Increasing profit through more sustainability: 6 companies show how it can be done

Increasing profit through more sustainability: 6 companies show how it can be done

This article was published on March 11th, 2015 in the magazine „Wirtschaftswoche Green “. The text was translated by shared.value.chain.

by Michael D‘heur

“Sustainability as a lever to reducing cost? It doesn’t work, it only costs money.” This, unfortunately, is still often heard in discussions with business representatives. But it is incorrect and rather the other way round: Sustainability offers great prospects to remaining competitive or even to increase competitiveness.

“Sustainability as a lever to reducing cost? It doesn’t work, it only costs money.” This, unfortunately, is still often heard in discussions with business representatives. But it is incorrect and rather the other way round: Sustainability offers great prospects to remaining competitive or even to increase competitiveness.

Currently, international enterprises particularly use three levers to reducing cost: Operative cost reduction through offshoring of production to regions where employees are cheaper or through outsourcing of production to external partners who can fulfil certain tasks under better or cheaper conditions due to specific competences or capacities.

The third lever being used is the reduction of staff costs which is usually viewed asS a measure realisable at short notice. However, such measure is questionable as it often disguises mistakes previously made by the management. It is also been used when companies chalk up record profits.

Cost reduction through sustainable practices

Despite their business logic, these levers do not consider conscious handling with natural resources. In addition, considering the entire added value chain network ‘from raw material to clients’ is very rare when identifying potentials for cost reduction.

The cost reduction toolbox should subsequently be completed with an innovative field of activity: Sustainability in products and in the entire value chain network. However, sustainable value creation can only be implemented when it is proven that the financial situation is enhanced.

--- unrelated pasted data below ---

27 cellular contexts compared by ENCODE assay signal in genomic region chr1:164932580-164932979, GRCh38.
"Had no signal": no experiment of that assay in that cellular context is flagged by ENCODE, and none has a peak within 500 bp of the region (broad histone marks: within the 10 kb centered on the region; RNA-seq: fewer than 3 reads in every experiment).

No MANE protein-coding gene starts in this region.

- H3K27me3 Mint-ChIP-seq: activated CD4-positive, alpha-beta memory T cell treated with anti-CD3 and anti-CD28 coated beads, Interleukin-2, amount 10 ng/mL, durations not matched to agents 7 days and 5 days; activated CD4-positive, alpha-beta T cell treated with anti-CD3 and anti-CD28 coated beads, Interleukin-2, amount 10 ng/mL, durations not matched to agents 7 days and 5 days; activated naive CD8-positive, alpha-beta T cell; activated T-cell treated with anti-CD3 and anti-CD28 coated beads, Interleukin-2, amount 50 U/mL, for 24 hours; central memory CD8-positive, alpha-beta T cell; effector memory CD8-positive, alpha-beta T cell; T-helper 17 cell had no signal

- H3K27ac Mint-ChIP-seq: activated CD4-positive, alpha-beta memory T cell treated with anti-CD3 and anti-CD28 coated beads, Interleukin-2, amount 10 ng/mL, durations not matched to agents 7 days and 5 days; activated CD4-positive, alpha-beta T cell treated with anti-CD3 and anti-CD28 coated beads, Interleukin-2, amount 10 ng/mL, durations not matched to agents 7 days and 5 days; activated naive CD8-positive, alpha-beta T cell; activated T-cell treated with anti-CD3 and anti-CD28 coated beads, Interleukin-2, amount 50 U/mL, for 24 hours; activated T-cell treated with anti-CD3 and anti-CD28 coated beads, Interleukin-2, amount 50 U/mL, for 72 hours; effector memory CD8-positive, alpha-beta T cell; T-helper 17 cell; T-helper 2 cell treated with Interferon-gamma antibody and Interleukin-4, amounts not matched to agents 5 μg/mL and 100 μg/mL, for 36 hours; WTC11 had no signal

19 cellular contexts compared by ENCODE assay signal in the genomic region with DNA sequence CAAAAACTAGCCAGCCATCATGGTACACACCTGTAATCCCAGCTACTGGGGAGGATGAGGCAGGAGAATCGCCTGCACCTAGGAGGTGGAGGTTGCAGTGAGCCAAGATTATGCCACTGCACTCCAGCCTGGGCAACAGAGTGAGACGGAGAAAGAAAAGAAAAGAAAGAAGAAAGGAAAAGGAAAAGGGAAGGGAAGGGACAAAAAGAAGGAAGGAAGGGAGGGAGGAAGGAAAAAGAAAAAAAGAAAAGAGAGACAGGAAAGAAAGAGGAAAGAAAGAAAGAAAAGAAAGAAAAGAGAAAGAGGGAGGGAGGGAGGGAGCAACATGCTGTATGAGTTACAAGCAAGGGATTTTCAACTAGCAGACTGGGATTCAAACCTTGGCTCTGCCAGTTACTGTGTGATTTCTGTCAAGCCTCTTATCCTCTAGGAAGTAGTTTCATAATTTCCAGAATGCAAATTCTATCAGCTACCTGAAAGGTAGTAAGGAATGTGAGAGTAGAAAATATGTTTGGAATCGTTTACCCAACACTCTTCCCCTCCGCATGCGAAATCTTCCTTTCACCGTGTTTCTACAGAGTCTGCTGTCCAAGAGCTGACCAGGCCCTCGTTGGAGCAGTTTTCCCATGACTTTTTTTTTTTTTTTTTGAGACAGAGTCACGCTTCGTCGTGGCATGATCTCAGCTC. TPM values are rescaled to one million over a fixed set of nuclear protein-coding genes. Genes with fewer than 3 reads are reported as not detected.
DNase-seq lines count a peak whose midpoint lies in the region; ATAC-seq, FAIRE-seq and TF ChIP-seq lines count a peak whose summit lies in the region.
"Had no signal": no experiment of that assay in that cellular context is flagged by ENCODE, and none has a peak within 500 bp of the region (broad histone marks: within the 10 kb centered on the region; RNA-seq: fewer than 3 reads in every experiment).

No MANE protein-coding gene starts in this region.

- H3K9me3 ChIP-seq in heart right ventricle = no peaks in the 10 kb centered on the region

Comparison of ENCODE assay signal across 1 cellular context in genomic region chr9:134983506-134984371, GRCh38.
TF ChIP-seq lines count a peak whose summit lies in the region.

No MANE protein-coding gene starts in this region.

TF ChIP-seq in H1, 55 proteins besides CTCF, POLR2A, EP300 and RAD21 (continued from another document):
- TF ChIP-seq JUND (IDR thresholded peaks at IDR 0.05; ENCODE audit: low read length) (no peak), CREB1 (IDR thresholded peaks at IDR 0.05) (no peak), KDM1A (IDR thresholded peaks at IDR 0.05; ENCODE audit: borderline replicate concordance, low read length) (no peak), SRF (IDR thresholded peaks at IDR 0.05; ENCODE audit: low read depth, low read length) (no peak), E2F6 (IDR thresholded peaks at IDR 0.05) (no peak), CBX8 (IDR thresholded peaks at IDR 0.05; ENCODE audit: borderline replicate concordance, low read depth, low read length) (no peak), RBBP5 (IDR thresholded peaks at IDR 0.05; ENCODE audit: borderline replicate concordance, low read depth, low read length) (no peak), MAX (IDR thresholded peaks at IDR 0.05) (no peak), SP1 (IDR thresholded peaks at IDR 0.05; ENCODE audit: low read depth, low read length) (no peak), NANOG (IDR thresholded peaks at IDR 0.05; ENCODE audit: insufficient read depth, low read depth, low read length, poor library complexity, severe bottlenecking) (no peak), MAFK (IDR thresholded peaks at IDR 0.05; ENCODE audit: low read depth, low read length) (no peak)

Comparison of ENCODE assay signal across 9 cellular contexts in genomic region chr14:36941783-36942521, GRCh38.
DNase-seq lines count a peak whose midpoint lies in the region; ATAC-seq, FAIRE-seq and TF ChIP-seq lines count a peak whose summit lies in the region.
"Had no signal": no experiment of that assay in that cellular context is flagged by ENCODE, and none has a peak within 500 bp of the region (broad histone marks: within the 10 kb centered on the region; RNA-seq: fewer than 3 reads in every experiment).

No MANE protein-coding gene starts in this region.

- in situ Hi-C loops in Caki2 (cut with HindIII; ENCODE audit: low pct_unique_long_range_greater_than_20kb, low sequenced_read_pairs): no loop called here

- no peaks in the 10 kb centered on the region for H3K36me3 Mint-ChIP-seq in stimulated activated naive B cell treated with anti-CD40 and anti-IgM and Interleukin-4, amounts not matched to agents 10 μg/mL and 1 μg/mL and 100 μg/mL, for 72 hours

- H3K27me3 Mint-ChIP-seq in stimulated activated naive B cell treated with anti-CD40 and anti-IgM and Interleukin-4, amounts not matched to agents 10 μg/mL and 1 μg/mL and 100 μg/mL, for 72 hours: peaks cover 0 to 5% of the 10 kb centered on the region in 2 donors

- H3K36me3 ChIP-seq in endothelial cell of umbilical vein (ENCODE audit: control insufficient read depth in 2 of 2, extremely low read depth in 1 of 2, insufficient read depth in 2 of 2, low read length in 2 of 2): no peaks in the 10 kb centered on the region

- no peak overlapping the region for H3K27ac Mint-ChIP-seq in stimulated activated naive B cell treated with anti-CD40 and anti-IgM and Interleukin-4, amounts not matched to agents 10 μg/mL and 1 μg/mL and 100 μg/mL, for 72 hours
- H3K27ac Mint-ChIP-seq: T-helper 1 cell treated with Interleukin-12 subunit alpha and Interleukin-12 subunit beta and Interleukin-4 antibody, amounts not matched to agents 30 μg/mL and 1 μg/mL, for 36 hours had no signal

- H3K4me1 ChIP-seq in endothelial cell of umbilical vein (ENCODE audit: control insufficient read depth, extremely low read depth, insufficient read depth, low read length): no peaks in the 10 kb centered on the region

Go green get gold

These cost savings can only be identified and improved when the reciprocity between product development, suppliers, and the company’s own manufacturing is understood, and when all connections with environment and society are visualised. Here are five examples of companies that show how this may work:

Product design for closed product cycles: According to the cradle-to-cradle approach, products are conceptualised in a way so that they are entirely released into closed cycles at the end of their product life.

Here, savings can be achieved as costs for extraction and production of primary raw materials are avoided. It can also be economic to substitute individual components with more renewable raw materials and recyclable components. Already partially integrating cycle concepts into the product design can save costs significantly as the ‘Component Recovery Programme’ of building machine manufacturer Caterpillar shows.

According to this programme, machines that are at the end of their operating life are taken to pieces and intact components, especially of gearbox, powertrain and brakes, are reused in other machines. With noticeable success: In 2012, proceeds of more than 100 million euros could be generated through reusing components. Whatever is good for the company does also accommodate customers. They receive appropriate machines for lower prices.

Commitment to sustainability in products: companies that have inspected their products for ecological efficiency for longer can produce noticeable success. In 2007, British retailer Marks & Spencer published its “Plan A” according to which all traded products have to be equipped with sustainability attributes by 2015.

After only two years’ time, the break-even point was reached by implementing said Plan A. Nowadays it contributes tens of millions to the company’s profit every year.

Reduction of “non-compliance” costs: Consumers nowadays are more sensitive, more attentive, and in a position to point towards grievances with public appeal because of new media wherefore it is relevant to avoid cost of non-compliance….

 

This post is also available in: German